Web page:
Definitions of what constitutes a proverb regularly come unstuck because of the diversity of expressions that come into the category. It may be best to describe the three broad types of proverb we find in the Old English corpus.
A significant collection of proverbs is translated from the late Latin Disticha Catonis as the “Old English Dicts of Cato”. These are predominantly expressed as advice to a second person: “Do not fear death too greatly”, “Don’t pay attention to a sad woman’s words, because she often intends to deceive you with tears”, “Enjoy your wealth while you are healthy: the miser who is ill has money but does not have himself”. A few of the “Durham Proverbs”, and the poem “…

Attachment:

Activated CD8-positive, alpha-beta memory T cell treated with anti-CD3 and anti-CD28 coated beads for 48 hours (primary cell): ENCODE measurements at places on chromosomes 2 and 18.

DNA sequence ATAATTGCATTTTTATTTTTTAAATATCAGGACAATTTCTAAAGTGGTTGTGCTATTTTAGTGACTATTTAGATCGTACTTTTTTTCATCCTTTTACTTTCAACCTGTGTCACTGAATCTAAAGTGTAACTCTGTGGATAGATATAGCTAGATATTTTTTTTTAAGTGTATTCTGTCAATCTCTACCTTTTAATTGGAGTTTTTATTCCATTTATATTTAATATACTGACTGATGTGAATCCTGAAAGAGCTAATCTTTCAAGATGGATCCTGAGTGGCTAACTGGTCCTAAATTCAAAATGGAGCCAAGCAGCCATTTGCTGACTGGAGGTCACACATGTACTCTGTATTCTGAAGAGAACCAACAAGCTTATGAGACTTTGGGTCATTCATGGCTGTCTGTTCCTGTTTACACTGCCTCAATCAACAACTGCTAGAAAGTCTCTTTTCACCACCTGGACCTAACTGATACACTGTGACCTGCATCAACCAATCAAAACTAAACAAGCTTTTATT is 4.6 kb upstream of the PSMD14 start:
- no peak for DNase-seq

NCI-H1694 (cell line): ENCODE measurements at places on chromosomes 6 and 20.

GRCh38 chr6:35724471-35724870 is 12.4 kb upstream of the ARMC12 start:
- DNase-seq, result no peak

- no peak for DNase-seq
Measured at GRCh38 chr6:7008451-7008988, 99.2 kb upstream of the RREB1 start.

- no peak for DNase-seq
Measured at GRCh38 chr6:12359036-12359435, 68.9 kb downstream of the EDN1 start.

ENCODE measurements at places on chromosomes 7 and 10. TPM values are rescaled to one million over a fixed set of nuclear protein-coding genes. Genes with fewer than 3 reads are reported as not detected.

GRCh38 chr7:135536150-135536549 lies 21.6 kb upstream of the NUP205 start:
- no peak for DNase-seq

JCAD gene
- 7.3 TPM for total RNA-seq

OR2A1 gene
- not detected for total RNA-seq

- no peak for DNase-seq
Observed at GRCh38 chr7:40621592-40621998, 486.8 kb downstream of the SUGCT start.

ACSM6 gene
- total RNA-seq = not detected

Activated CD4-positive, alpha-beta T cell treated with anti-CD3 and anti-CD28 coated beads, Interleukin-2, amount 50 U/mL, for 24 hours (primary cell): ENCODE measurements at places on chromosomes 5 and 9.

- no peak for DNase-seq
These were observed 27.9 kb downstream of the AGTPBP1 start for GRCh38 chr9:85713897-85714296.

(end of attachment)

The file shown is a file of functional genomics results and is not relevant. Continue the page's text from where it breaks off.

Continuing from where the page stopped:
Cavill, Paul. "Proverbs (Old English)". The Literary Encyclopedia. First published 30 April 2003
[http://www.litencyc.com/php/stopics.php?rec=true&UID=1273, accessed 27 October 2016.]